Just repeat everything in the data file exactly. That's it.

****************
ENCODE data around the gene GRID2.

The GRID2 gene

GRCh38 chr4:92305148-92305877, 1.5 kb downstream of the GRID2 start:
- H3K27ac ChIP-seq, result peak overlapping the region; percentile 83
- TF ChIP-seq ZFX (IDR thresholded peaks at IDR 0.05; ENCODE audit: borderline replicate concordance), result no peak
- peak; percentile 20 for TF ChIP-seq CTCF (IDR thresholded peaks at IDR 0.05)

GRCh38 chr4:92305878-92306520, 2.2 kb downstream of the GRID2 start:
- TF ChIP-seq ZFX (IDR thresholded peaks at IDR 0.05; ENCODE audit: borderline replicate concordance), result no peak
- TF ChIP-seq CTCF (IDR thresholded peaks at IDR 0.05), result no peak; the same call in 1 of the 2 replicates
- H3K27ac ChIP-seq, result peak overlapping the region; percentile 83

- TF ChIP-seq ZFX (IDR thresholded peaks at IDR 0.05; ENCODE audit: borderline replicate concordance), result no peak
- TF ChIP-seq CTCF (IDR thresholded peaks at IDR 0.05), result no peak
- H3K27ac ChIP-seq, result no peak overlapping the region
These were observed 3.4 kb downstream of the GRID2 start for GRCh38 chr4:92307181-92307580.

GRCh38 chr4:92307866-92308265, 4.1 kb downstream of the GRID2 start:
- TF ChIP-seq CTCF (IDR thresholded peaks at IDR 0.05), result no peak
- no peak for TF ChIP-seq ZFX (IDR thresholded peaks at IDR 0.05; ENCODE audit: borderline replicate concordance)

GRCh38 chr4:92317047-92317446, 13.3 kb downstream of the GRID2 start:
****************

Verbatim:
ENCODE data around the gene GRID2.

The GRID2 gene

GRCh38 chr4:92305148-92305877, 1.5 kb downstream of the GRID2 start:
- H3K27ac ChIP-seq, result peak overlapping the region; percentile 83
- TF ChIP-seq ZFX (IDR thresholded peaks at IDR 0.05; ENCODE audit: borderline replicate concordance), result no peak
- peak; percentile 20 for TF ChIP-seq CTCF (IDR thresholded peaks at IDR 0.05)

GRCh38 chr4:92305878-92306520, 2.2 kb downstream of the GRID2 start:
- TF ChIP-seq ZFX (IDR thresholded peaks at IDR 0.05; ENCODE audit: borderline replicate concordance), result no peak
- TF ChIP-seq CTCF (IDR thresholded peaks at IDR 0.05), result no peak; the same call in 1 of the 2 replicates
- H3K27ac ChIP-seq, result peak overlapping the region; percentile 83

- TF ChIP-seq ZFX (IDR thresholded peaks at IDR 0.05; ENCODE audit: borderline replicate concordance), result no peak
- TF ChIP-seq CTCF (IDR thresholded peaks at IDR 0.05), result no peak
- H3K27ac ChIP-seq, result no peak overlapping the region
These were observed 3.4 kb downstream of the GRID2 start for GRCh38 chr4:92307181-92307580.

GRCh38 chr4:92307866-92308265, 4.1 kb downstream of the GRID2 start:
- TF ChIP-seq CTCF (IDR thresholded peaks at IDR 0.05), result no peak
- no peak for TF ChIP-seq ZFX (IDR thresholded peaks at IDR 0.05; ENCODE audit: borderline replicate concordance)

GRCh38 chr4:92317047-92317446, 13.3 kb downstream of the GRID2 start: